Human preferences for horse coat colours have changed greatly over time and across cultures. Spotted and diluted horses were more frequent from the beginning of domestication until the end of the Roman Empire, whereas solid colours (bay, black and chestnut) were predominant in the Middle Ages. These are the findings of an international research team under the direction of the Leibniz Institute for Zoo and Wildlife Research (IZW).
A specimen of the ancient horse Eurohippus messelensis has been discovered in Germany with a preserved foetus, as well as parts of the uterus and associated tissues. This find demonstrates that reproduction in early horses was very similar to that of the modern horse, despite the differences in size and structure.
A new study, led by the Centre for GeoGenetics at the University of Copenhagen, in collaboration with researchers from 11 international universities, has revealed a significant part of the genetic variation in modern domesticated horses may be attributed to interbreeding with the descendants of a now extinct wild horse population.
Researchers at the University of London’s Department of Veterinary Embryology have successfully created viable fibroblasts using genetic material from history’s greatest racehorse, Eclipse - an 18th Century Thoroughbred who won 18 races. Using the genetic material in tail hair, which had been woven into the tassel of ‘The Whip’, the prize of the self-named race, marks the first successful step towards a live clone.
Researchers at Uppsala University, Swedish University of Agricultural Sciences and their international collaborators discovered a mutation in a single gene in horses that is critical for the ability to perform ambling gaits, like pacing. Experiments on this gene in mice have led to fundamental new knowledge about the neural circuits that control leg movements. This explains why some horse breeds are able to move their legs only in diagonal pairs, while others, like Standardbreds, Icelandic horses and Paso Fino horses, can also perform lateral gaits.
Many animal breeders, service dog trainers, race industry breeders, domestic breeders and farmers have an ‘ideal’ animal in mind. Without the knowledge, the science and the techniques required to set up and maintain a successful breeding program, reaching that goal can be a long, slow process. Great success in the field of animal breeding is the culmination of attention to detail. A strong foundation in theory and practice will assist a breeder in maximising the potential of their animals.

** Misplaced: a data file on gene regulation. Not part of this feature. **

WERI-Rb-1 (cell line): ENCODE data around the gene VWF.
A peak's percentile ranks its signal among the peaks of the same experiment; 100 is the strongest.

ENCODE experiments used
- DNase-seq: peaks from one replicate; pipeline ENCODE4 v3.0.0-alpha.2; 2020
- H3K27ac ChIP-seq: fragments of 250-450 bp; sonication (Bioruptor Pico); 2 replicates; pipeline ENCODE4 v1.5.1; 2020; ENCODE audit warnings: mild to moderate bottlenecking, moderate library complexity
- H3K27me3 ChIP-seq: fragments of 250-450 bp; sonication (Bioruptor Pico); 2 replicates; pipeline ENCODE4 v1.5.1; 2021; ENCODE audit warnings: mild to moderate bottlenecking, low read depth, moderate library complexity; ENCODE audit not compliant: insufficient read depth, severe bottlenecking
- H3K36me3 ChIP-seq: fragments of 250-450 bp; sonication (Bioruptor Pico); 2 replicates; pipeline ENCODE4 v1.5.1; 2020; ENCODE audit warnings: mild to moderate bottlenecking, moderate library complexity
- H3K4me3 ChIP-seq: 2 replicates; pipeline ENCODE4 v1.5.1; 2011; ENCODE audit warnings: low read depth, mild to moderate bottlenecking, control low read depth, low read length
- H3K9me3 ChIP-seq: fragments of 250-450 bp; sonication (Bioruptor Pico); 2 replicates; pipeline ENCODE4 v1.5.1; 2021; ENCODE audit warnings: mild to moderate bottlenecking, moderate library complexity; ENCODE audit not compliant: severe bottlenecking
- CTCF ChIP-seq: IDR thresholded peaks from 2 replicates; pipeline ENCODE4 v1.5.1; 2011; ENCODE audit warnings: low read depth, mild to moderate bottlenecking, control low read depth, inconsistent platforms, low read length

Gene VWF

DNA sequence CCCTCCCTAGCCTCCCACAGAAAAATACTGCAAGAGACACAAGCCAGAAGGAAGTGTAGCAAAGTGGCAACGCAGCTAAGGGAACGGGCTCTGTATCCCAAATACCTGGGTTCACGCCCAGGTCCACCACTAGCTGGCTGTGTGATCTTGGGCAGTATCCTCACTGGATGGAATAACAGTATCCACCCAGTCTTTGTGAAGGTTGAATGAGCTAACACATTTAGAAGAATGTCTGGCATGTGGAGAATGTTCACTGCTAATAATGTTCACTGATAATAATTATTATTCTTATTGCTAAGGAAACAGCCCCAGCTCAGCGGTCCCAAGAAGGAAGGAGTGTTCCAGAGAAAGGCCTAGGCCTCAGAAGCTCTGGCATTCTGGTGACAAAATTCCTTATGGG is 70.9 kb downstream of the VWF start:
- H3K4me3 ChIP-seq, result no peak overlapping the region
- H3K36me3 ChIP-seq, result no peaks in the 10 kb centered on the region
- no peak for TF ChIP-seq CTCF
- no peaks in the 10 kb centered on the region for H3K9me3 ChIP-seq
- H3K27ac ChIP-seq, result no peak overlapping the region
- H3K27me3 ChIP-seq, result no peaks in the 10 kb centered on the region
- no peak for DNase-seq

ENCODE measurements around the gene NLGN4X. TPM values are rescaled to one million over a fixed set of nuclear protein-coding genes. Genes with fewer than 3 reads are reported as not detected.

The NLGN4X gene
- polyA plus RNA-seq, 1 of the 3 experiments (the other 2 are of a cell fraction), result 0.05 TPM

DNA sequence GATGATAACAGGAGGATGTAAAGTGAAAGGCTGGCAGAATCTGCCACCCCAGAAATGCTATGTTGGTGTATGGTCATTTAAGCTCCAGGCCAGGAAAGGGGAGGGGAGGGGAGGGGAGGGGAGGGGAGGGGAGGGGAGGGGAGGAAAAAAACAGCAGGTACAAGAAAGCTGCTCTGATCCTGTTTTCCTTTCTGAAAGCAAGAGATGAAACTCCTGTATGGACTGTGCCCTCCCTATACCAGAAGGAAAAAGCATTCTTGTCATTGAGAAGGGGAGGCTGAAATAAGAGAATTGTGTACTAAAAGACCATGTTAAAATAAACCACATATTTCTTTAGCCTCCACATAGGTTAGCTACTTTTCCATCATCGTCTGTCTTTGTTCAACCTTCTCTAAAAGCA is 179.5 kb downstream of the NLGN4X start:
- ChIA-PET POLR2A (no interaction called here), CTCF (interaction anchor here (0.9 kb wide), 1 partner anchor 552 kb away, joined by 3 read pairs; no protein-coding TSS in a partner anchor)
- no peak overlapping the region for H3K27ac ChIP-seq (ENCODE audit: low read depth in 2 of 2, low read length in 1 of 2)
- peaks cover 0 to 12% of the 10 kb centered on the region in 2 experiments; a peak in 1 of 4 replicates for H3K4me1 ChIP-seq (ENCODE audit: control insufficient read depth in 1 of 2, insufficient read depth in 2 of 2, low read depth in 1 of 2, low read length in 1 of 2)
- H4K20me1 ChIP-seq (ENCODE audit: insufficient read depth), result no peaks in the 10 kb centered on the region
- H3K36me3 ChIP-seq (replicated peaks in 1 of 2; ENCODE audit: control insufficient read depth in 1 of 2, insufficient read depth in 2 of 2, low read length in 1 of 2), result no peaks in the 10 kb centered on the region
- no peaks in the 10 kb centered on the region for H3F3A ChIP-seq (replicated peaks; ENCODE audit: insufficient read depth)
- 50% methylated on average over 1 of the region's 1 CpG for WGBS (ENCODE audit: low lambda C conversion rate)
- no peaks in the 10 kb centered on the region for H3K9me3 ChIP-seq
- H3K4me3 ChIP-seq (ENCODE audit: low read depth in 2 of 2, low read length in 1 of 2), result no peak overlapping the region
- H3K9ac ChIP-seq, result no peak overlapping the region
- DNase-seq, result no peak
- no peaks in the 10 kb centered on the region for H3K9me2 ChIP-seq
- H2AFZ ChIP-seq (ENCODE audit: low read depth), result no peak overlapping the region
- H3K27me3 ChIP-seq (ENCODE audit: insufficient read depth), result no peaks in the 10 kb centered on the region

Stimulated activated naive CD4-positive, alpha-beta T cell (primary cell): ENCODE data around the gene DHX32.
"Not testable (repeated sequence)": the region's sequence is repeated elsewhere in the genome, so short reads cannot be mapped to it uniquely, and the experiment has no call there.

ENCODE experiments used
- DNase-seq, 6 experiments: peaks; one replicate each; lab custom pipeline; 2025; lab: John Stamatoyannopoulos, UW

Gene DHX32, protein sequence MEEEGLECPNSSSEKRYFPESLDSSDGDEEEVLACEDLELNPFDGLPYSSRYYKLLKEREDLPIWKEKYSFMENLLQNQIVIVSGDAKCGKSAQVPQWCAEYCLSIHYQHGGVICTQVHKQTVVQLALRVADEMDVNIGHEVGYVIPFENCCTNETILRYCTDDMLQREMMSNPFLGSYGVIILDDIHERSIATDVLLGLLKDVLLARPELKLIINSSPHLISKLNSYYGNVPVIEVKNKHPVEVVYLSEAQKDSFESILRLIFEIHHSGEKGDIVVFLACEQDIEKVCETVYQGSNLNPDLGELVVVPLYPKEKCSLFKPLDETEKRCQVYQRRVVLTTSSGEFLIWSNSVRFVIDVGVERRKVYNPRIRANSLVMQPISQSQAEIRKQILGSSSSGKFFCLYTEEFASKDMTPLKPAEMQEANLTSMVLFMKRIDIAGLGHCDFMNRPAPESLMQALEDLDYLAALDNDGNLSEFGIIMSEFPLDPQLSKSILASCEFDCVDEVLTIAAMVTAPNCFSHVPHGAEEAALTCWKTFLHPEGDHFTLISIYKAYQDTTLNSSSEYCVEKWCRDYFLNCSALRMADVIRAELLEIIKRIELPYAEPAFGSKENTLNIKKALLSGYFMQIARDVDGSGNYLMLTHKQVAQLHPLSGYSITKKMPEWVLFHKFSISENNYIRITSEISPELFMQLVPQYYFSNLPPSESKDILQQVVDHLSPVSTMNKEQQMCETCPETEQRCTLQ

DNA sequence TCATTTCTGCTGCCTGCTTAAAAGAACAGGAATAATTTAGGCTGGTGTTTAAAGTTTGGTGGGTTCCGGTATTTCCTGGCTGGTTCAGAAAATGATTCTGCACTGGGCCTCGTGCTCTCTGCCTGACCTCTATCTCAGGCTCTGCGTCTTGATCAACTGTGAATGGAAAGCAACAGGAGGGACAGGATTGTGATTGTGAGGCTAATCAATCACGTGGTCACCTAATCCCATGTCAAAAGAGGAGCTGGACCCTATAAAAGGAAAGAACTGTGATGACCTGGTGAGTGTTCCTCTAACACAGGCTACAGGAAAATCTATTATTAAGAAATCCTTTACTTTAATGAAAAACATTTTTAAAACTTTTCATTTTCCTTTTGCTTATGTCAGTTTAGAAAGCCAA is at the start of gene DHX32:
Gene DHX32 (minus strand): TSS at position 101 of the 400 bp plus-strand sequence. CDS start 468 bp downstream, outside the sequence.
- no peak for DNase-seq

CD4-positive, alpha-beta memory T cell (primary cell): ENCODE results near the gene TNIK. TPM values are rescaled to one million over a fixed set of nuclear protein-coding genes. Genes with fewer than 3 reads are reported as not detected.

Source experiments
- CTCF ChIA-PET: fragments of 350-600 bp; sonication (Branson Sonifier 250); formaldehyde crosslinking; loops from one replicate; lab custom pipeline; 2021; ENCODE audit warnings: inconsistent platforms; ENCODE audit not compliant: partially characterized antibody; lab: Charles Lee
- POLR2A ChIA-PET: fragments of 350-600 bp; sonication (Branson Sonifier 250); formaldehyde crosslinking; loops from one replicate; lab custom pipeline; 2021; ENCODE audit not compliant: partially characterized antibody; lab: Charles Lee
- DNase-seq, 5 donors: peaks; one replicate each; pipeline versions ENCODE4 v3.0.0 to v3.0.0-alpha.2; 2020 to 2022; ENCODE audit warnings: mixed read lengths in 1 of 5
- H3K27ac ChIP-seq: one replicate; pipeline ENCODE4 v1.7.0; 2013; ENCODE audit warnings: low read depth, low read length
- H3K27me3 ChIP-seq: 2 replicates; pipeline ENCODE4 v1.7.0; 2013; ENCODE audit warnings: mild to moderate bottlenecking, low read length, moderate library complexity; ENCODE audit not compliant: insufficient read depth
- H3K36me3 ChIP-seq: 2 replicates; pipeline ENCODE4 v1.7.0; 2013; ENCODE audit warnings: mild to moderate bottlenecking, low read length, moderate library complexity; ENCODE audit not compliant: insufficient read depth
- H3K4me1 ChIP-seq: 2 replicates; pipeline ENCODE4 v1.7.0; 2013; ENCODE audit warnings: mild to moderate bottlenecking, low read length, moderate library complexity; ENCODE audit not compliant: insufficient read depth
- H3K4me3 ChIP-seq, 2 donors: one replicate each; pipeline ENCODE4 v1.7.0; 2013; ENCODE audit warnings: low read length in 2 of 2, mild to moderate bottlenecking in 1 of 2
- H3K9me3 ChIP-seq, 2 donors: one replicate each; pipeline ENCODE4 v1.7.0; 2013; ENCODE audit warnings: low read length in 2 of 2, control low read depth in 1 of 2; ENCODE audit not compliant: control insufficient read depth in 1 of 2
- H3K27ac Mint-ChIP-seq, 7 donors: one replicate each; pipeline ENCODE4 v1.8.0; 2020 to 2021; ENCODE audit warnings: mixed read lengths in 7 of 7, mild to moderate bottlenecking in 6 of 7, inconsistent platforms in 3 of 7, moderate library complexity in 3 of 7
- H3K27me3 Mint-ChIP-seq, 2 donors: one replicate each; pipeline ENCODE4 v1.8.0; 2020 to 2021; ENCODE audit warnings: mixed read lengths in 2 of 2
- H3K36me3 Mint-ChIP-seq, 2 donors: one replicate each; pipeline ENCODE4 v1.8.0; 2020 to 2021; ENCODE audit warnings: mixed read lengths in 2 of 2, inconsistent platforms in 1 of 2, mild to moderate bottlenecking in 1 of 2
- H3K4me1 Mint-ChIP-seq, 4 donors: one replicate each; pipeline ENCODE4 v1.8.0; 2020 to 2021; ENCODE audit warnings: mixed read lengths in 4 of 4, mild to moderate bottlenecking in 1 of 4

For some, pedigrees and the research required to utilise the information contained within them, may be incredibly boring. I believe them to be the most important link to solving many breeding mysteries. Why is my eye drawn to that animal? What line does it carry? Why does the ‘type’ seem so familiar to me? What can this animal offer the breed if I decide to include it in a breeding program?
For years, archaeologists have debated whether cave paintings were intended as a realistic portrayal of life as seen by the artist or whether they were a flight of fancy having symbolic significance. The latter view was fuelled by the fact that, although genes for bay and black hair colour had been identified in ancient DNA, the gene for spotted coat colouring had not been found.
Most people are against the cloning of animals. Nevertheless, animal cloning is still carried out, and has become accepted as a useful and beneficial technology in some animal breeds. Why is this so? The negative aspects of animal cloning